If you feel like being morbid you can walk into crowed of people look around you and realize that in a couple hundred years you and all of those people will be dead. Time is the greatest genocide, and I think all of us realize that on some level. So then, what is the point? There are many answers to this question, but I can’t believe the point of life is to be constantly afraid of our inevitable death.

    I believe in taking rational precautions, but at some point rational precautions can give over to an irrational need for control that starts to rob the value of the very thing it’s trying to protect. Lately it feels to me like we are heading towards such a point. A point where we can’t even buy a soda that is too big, and where the government invades the privacy of ordinary citizens on a massive scale.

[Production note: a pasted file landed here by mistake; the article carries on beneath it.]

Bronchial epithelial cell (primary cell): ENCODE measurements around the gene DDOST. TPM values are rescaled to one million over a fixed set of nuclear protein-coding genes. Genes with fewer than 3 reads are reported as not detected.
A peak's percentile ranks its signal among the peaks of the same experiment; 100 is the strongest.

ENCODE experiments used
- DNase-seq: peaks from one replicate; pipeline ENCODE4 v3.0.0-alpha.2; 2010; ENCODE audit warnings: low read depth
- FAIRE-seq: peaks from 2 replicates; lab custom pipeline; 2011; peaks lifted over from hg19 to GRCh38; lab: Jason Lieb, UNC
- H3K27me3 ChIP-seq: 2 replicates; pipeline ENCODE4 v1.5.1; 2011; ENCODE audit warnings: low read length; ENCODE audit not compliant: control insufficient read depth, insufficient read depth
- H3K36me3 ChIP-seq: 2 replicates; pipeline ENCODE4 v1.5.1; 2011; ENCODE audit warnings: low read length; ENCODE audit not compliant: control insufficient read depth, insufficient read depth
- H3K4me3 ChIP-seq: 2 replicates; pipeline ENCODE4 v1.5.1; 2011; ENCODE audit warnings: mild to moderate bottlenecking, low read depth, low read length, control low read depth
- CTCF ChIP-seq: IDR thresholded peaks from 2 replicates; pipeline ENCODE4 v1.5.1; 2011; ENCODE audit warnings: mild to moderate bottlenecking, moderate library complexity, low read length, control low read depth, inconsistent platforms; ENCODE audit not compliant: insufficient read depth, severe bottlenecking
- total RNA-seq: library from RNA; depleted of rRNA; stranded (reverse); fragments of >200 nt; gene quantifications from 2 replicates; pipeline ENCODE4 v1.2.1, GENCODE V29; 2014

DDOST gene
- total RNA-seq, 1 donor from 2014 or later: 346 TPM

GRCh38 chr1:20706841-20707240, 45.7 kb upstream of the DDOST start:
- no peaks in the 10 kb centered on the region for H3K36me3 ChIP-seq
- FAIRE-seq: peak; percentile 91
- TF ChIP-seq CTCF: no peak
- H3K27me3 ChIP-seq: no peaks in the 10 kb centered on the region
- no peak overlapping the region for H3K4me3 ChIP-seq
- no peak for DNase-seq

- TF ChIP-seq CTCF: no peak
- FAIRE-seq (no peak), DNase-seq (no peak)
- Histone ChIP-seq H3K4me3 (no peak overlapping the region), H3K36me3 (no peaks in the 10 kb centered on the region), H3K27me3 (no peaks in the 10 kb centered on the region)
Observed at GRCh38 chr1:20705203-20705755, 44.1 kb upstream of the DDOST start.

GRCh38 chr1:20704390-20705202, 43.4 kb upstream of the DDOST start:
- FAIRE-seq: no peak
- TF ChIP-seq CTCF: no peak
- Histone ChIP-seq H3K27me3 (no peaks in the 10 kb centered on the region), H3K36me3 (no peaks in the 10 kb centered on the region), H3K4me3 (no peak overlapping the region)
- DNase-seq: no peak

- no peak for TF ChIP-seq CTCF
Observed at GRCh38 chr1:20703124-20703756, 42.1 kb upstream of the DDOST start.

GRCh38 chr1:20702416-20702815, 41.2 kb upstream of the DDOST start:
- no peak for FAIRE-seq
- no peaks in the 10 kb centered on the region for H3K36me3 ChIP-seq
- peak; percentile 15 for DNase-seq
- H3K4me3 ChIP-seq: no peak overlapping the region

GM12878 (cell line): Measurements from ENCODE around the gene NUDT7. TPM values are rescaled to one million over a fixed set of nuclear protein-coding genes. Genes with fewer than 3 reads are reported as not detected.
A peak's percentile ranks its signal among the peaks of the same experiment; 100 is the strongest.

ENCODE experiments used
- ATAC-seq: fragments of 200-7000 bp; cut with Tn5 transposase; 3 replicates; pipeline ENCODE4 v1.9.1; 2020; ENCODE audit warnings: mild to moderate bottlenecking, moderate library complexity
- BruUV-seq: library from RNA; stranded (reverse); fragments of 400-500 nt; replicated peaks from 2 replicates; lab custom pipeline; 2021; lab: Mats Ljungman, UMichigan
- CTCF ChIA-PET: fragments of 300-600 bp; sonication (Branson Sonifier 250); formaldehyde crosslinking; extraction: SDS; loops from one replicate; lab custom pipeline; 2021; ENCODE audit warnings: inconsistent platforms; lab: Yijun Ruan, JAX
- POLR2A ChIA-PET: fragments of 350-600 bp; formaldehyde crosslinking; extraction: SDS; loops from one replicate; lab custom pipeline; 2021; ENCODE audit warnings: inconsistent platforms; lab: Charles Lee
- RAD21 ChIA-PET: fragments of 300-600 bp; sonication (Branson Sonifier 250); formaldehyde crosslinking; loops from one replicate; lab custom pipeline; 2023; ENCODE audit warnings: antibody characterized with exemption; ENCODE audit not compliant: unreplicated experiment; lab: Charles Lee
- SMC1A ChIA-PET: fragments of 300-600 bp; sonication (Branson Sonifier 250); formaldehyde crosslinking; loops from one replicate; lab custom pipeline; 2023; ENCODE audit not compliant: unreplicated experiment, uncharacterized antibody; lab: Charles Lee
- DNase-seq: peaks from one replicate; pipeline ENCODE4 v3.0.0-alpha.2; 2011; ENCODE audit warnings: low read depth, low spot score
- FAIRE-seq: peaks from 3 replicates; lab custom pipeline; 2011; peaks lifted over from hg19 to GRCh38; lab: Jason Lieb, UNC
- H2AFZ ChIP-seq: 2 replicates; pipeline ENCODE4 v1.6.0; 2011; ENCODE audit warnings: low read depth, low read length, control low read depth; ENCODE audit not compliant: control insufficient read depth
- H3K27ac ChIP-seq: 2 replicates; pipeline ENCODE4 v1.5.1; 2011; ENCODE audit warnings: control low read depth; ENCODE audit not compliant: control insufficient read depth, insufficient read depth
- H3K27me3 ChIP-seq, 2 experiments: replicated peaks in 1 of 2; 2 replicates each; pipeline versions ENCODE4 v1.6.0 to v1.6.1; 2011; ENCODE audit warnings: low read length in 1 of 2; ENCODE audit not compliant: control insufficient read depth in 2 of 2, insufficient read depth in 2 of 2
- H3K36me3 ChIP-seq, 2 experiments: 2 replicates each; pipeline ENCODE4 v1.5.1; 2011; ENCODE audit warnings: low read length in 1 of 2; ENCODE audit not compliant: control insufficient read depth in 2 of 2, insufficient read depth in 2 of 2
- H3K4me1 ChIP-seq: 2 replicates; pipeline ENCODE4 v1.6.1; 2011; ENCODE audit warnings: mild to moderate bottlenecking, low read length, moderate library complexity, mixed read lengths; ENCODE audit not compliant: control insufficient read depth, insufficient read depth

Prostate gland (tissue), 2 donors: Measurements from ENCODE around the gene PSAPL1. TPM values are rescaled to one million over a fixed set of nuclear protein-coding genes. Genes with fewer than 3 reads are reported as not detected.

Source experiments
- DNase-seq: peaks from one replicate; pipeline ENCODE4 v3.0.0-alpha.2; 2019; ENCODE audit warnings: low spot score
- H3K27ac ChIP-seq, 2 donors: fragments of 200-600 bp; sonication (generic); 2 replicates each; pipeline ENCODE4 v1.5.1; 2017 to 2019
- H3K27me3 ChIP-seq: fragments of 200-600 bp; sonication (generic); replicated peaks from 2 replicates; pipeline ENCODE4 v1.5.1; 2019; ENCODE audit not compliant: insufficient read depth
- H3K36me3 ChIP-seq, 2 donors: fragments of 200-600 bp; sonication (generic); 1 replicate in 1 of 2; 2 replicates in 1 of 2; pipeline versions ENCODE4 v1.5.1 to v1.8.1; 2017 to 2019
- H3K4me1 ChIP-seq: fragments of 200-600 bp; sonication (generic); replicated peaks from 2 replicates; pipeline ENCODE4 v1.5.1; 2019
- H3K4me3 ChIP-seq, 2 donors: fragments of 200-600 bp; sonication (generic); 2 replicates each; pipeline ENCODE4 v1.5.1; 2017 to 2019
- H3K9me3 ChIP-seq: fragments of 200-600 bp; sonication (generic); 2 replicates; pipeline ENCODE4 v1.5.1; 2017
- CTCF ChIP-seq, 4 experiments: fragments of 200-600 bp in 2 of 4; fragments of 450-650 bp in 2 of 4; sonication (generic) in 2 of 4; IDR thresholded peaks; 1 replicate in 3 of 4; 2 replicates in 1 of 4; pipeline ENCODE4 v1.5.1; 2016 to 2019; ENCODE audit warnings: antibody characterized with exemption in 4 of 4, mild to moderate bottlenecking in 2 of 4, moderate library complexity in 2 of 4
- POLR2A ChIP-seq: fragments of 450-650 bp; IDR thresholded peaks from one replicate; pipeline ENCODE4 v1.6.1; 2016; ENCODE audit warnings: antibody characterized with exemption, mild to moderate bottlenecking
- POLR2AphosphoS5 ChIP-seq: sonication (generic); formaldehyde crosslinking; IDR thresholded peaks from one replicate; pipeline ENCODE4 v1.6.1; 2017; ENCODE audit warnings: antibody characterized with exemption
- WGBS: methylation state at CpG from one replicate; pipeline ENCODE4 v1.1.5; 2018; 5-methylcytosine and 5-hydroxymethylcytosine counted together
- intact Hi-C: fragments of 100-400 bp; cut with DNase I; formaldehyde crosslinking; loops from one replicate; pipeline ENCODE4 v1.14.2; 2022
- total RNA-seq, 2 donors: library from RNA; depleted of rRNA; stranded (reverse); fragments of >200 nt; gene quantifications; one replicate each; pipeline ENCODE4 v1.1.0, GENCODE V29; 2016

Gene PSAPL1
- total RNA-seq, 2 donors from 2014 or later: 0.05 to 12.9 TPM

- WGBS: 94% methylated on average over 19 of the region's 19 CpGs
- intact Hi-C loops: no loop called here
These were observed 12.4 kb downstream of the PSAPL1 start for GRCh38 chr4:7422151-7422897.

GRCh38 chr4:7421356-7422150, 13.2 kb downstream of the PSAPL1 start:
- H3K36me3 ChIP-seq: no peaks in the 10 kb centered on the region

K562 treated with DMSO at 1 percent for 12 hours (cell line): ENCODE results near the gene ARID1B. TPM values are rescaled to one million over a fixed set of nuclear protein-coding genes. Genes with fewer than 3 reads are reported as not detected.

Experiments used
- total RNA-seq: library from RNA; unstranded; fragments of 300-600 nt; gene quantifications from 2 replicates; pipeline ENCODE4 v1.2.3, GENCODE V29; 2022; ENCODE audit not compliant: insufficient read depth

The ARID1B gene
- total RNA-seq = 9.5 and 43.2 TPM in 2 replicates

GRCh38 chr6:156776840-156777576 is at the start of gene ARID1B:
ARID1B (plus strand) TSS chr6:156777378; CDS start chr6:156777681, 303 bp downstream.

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  2. Mississippi Yankee

    Have I ever mentioned how I don’t trust my government?

    And from whatever heavenly/hellish reward Lee is prolly laughing his ass off yelling “I toldya!!!”

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  3. stogy

    It seems the Director of National Intelligence, James Clapper, has issued a press release saying that the Guardian and WP articles contained inaccuracies, and data collection is limited to non-US citizens outside the US:

    Section 702 is a provision of FISA [the Foreign Intelligence Surveillance Act] that is designed to facilitate the acquisition of foreign intelligence information concerning non-U.S. persons located outside the United States. It cannot be used to intentionally target any U.S. citizen, any other U.S. person, or anyone located within the United States.